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Peter J Stewart-Hay

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Peter J Stewart-Hay

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About Me

Personal Information

Gender
Male
About me
A university trained Professional Mechanical Engineer, registered in the Province of Ontario, Canada.

A wire and cable manufacturing engineering specialist with over 35 years hands on experience.

Company Information

Company
Stewart-Hay Associates
Address
Unit 51, 1814 Shore Road
London, Ontario Canada
N6K 0C6
City / Town
London
State
Ontario
Country
Canada
Land phone
519 6413212
Website
http://www.Stewart-Hay.com

Background

College / University
U of M
Graduation Year
1968
Degree/Certifications
B Sc. M.E.
Skills and Expertise
A university trained Professional Mechanical Engineer, registered in the Province of Ontario, Canada.

A wire and cable manufacturing engineering specialist with over 35 years hands on experience.

Recent activities

  • kunena.thankyou 3 days ago
  • Hello Bram,

    If you click on the "WAI Store" heading at the left and go to the second page, you will see two books for sale. These are:

    - Ferrous Wire Handbook
    - Ferrous Wiredrawing Machinery

    Click on each book to see the details inside.

    The books aren't cheap but they will provide you with the basic information.
    If you are not already a member, I suggest you join the Wire Association International before you purchase the books to reduce the selling price.
    Read More...
    kunena.post 3 days ago
  • Peter J Stewart-Hay replied to the topic 'Rough XLPE Insulation' in the forum.
    Hello again Mohammad and thank you for the resolution of your rough insulation issue.

    It never dawned on me that you would be having such a basic or fundamental problem as precure in the extruder barrel as it was my belief that you had much experience in the manufacture of a saline-grafted, moisture cross-linkable polyethylene system.

    It just goes to show just how dangerous an assumption can be.
    Read More...
    kunena.post 10 days ago
  • Peter J Stewart-Hay replied to the topic 'Memory Free Steel Wire' in the forum.
    From Dan Heidel

    "Memory alloys can have their atoms arranged in two different atomic lattice arrangements. All metals have different atomic arrangements they can take on but usually they have stable ranges that are separated by very large temperature variations. With the memory alloys, the amount of energy required to shift lattice arrangements is very low.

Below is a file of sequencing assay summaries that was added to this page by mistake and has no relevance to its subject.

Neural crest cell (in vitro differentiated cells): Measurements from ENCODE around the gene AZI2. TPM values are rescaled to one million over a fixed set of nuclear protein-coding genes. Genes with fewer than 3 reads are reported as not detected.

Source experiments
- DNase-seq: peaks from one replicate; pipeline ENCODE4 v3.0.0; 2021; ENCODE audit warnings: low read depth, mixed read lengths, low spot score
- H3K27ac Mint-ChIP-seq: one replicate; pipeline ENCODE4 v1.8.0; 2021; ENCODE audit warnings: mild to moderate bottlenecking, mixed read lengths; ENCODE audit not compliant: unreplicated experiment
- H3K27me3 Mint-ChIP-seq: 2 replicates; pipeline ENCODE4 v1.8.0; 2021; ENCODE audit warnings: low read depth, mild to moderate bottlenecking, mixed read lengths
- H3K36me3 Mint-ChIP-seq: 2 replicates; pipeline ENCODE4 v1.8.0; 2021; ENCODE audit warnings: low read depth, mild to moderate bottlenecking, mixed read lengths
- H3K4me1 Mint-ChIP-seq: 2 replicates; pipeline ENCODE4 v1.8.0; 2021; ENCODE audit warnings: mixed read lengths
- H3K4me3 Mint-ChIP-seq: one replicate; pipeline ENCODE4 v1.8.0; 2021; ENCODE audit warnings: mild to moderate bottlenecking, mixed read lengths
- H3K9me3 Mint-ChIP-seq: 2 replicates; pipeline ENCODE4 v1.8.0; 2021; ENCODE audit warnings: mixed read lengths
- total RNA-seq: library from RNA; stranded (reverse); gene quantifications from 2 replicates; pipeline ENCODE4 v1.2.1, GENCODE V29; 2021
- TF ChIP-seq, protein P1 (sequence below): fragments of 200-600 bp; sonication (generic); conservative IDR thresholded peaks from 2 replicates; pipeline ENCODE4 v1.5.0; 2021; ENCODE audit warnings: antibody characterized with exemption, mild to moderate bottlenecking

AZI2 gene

When you bend them, the physical force triggers the lattice rearrangement wherever the metal is being compressed or stretched (forget which) which give the metal a tremendous ability to reversibly bend.

    Some memory alloys just snap back to the original shape when released. I had a pair of glass frames years back that were like this. You could wrap the arms of the glasses around your finger like a corkscrew and they would snap back to the original shape as soon as you let go.

    This particular alloy requires a small temperature shift to go back to the original lattice configuration. Tossing the metal into hot water triggers it and it goes back to the original configuration."


    I also understand that because of the above,"memory free" steel wire is very stable over very large temperature variations as per the above definition. Thus it is the converse.to the above definition.
    Read More...
    kunena.post 18 days ago
  • Peter J Stewart-Hay replied to the topic 'Rough XLPE Insulation' in the forum.
    We assume that you are manufacturing a one-shot, three component, saline-grafted, moisture cross-linkable polyethylene system consisting of a proper (Density Please!) XLPE base compound rated for the appropriate voltage, a catalyst master batch approved for use with the base compound and a color concentrate fully compatible with the two other components..

    We are however unclear on your statement "masterbatch extruders" as this tends to conflict with a one-shot.extrusion process.

    If you are getting a rough surface after extrusion, make sure of the following points: (This is most appropriate for a "one-shot" XLPE colored insulation.)

    ]1) That the components have been properly sealed before use and that all the components are completely dry.]
    ]2) That all components are within their shelf lives,and that all have been stored in accordance with the directions on the packages and on the materials sheets.
    ]3) That all components are all dried before extrusion n accordance with the directions on the packages and the materials sheets.
    ]4) Gravimetric mixers must be used at the extruder hopper so that all components become an exact concentration mixture by weight and then are precision mixed. Do this at the extruder hopper so there is no random compound segregation by the hopper loading system. Seal or discard any mixed material that was not used in the run. (Left over)
    ]5) The die must have a land or bearing appropriate to the density of base XLPE material you are using.

    These items should resolve your Vinyl Silane XLPE extrusion problem.
    Read More...
    kunena.post 29 days ago
  • Peter J Stewart-Hay created a new topic ' Rough XLPE Insulation' in the forum.
    This was sent by to me by Mr Mohammad Zaree

    We started extruding XLPE on LV cables and we have problem with it. It occurs in most of the sizes.

    The outside surface of the insulation become rough after coming out of the cooling water in all the colors..

    We tried to adjust most things but nothing worked. We changed the temperature zones, exchanging the master batch extruders with the insulation extruders,but no improvement.

    The problem still remains. If some one could help us we would be really appreciative.

    Thank you.
    Read More...
    kunena.post 30 days ago